One of the year’s funnest concerts was back at the end of July at Metrotech Park in downtown Brooklyn, where three of New York’s most distinctive jazz vocalists – Catherine Russell, Brianna Thomas and Charenee Wade – sang a lascivious and occasionally heartwrenching mix of blues and early swing tunes. Daycamp kids, retirees, office workers on their lunchbreaks and others playing hooky from work (guess who) hung around and grinned in unison when Russell sang the story of what happened when Miss Liza Johnson’s ex finds out that she’s changed the lock on her front door. “He pushed it in and turned it round,” she paused, “And took it out,” she explained. “They just don’t write ’em like that anymore,” she grinned afterward.

Wade made her entrance with a pulsing take of Lil Johnson’s My Stove’s in Good Condition and its litany of Freudian metaphors, which got the crowd going just like it was 1929. Matt Munisteri, playing banjo, took a rustic, coyly otherworldly solo, dancing and then frenetically buzzing, pinning the needle in the red as he would do often despite the day’s early hour. Thomas did a similar tune, working its innuendos for all they were worth. And the split second Wade launched into “I hate to see that evening sun go down,”a siren echoed down Jay Street. Not much has changed in that way since 1929 either. That was the point of the show, that the blues is no less relevant or amusing now than it was almost a hundred years ago when most of the songs in the setwere written.

The band – Munisteri, Mark Shane on piano, Tal Ronen on bass, Mark McLean drums, Jon-Erik Kellso on trumpet, John Allred on trombone and Mark Lopeman on tenor and soprano sax – opened counterintuitively with a slow, moody blues number that sounded like the prototype for Ellington’s Black and Tan Fantasy, Munisteri’s beehive of a tremolo-picked banjo solo at the center. They went to the repertoire of Russell’s pianist dad Luis for an ebullient take of Going to Town, a jaunty early swing tune from 1930 with brief dixieland-flavored solos all around. The rest of the set mined the catalog of perennial favorites like Ethel Waters, Ida Cox, Jessie Mae Hemphill, Alberta Hunter and Bessie Smith, with a bouncy take of bouncy take of Fats Waller’s Crazy ‘Bout My Baby to shake things up.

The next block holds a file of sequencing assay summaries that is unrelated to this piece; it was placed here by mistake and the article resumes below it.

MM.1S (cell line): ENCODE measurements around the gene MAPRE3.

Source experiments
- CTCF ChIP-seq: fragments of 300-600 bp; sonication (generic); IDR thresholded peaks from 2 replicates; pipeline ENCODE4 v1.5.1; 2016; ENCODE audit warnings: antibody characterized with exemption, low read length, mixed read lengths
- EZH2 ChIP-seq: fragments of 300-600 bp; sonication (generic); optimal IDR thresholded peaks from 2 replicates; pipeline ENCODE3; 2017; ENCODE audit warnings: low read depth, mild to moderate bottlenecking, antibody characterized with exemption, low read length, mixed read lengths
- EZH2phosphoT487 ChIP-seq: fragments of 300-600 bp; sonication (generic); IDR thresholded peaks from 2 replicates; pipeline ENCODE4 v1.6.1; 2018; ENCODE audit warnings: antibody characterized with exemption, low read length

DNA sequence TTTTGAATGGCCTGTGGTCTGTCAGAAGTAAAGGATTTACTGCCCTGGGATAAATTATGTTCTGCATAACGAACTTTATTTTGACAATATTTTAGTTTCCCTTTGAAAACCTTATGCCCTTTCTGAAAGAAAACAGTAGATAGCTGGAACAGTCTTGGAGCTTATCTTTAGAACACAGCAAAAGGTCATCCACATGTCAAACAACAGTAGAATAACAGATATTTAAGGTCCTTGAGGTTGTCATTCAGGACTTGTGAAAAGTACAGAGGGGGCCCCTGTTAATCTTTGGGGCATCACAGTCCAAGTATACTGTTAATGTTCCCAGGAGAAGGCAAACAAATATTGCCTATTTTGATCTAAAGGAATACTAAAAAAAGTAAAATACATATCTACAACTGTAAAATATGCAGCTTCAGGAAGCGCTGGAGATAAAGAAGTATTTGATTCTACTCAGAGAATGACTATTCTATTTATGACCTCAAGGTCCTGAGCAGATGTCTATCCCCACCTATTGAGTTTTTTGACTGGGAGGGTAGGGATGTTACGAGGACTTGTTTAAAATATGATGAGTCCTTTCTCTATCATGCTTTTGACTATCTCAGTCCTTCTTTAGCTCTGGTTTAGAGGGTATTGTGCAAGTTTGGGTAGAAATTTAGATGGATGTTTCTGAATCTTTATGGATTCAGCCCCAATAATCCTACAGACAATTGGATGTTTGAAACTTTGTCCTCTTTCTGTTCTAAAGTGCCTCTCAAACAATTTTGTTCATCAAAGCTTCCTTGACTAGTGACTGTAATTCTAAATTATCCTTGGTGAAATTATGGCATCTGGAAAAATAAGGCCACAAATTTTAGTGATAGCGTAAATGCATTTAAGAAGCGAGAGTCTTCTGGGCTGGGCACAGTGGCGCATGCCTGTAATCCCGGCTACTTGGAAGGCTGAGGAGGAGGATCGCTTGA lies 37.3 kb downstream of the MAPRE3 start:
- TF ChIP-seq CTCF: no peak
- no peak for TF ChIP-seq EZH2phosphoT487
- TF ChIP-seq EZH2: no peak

The show’s most riveting number was a hushed piano-and-vocal duo take of Ethel Waters’ Supper Time. Thomas took care to emphasize that it was the grim account of a woman explaining to her kids that their dad wasn’t coming home anymore since he’d been lynched. Shane’s piano matched Thomas’ understated anguish through austere gospel-flavored passages, occasionally reaching into the macabre. Then she picked up the pace just a little with a pensive take of the Bessie Smith classic I Ain’t Got Nobody, fueled by Shane’s striding lefthand and Kellso’s energetically shivery, melismatic lines.

Russell let her vibrato linger throughout maybe the night’s most innuendo-fueled number, Margaret Johnson’s Who’ll Chop Your Suey When I’m Gone (sample lyric: “Who’ll clam your chowder?”), the horns as exuberantly droll as the vocals. The three women didn’t do much in the way of harmonies until the end of the set, which would have been fun to see: Wade with her no-nonsense alto, Russell with her purist mezzo-soprano and Thomas’s alternately airy and fiery higher register. How does all this relate to what’s happening in New York right now, a couple of months after this apparently one-off collaboration was over? Russell has a new album out – which hasn’t made it over the transom here yet. Stay tuned!

September 26, 2016 Posted by | blues music, concert, jazz, Live Events, Music, music, concert, New York City, review, Reviews | , , , , , , , , , , , , , , , , , , , , , , , , , , , , , | Leave a comment

Concert Review: Matt Munisteri’s Brock Mumford at Pier One, NYC 7/22/07